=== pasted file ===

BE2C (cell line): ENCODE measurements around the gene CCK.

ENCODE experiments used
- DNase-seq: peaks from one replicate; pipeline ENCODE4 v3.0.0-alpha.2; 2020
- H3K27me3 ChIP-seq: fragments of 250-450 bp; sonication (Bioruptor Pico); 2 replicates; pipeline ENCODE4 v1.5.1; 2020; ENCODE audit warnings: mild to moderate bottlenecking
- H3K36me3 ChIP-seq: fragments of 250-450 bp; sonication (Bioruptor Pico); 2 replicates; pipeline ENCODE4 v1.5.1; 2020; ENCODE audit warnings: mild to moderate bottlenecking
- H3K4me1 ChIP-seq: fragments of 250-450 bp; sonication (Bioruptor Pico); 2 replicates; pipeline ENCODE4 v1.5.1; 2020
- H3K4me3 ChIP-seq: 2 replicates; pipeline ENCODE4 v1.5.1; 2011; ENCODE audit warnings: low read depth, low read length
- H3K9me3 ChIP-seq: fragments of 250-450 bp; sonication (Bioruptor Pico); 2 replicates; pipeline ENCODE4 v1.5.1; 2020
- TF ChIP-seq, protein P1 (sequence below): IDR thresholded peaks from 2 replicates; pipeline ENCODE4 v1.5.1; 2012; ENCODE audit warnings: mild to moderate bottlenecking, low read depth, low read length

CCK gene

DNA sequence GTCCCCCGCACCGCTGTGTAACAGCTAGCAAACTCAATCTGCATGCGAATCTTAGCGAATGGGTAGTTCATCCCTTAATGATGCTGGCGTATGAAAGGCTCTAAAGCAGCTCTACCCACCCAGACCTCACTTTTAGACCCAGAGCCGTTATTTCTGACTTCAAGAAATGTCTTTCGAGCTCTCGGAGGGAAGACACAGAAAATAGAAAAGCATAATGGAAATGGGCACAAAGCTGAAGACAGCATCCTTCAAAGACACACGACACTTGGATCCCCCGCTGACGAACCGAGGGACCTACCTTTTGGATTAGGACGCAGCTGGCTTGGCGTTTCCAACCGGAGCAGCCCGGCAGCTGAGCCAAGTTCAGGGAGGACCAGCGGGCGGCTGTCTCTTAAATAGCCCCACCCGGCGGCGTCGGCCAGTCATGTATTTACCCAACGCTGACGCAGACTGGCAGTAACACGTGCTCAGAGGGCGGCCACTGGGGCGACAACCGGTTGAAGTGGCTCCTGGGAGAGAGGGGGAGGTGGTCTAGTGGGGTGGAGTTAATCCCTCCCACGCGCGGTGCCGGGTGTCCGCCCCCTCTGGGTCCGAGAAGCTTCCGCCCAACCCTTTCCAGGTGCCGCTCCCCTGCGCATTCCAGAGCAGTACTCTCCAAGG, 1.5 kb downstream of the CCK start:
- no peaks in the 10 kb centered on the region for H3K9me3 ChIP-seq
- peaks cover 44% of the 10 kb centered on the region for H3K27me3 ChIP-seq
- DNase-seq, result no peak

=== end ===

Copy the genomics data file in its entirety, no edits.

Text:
BE2C (cell line): ENCODE measurements around the gene CCK.

ENCODE experiments used
- DNase-seq: peaks from one replicate; pipeline ENCODE4 v3.0.0-alpha.2; 2020
- H3K27me3 ChIP-seq: fragments of 250-450 bp; sonication (Bioruptor Pico); 2 replicates; pipeline ENCODE4 v1.5.1; 2020; ENCODE audit warnings: mild to moderate bottlenecking
- H3K36me3 ChIP-seq: fragments of 250-450 bp; sonication (Bioruptor Pico); 2 replicates; pipeline ENCODE4 v1.5.1; 2020; ENCODE audit warnings: mild to moderate bottlenecking
- H3K4me1 ChIP-seq: fragments of 250-450 bp; sonication (Bioruptor Pico); 2 replicates; pipeline ENCODE4 v1.5.1; 2020
- H3K4me3 ChIP-seq: 2 replicates; pipeline ENCODE4 v1.5.1; 2011; ENCODE audit warnings: low read depth, low read length
- H3K9me3 ChIP-seq: fragments of 250-450 bp; sonication (Bioruptor Pico); 2 replicates; pipeline ENCODE4 v1.5.1; 2020
- TF ChIP-seq, protein P1 (sequence below): IDR thresholded peaks from 2 replicates; pipeline ENCODE4 v1.5.1; 2012; ENCODE audit warnings: mild to moderate bottlenecking, low read depth, low read length

CCK gene

DNA sequence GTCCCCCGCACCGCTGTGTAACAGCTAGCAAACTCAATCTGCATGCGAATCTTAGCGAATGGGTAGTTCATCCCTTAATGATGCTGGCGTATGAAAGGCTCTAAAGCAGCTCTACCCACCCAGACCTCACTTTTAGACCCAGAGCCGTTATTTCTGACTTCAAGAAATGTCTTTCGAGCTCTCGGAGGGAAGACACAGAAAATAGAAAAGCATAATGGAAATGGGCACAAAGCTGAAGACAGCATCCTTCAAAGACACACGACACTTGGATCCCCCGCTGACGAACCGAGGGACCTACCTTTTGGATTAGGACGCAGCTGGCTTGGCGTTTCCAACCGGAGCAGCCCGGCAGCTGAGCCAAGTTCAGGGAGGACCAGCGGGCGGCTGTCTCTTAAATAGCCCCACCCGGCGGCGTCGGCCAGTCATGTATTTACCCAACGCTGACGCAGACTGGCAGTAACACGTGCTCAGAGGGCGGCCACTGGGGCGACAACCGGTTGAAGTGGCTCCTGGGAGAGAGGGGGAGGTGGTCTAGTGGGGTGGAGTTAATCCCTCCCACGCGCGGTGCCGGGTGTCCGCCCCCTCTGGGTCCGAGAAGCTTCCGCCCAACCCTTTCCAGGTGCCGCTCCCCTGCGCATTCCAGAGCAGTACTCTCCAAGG, 1.5 kb downstream of the CCK start:
- no peaks in the 10 kb centered on the region for H3K9me3 ChIP-seq
- peaks cover 44% of the 10 kb centered on the region for H3K27me3 ChIP-seq
- DNase-seq, result no peak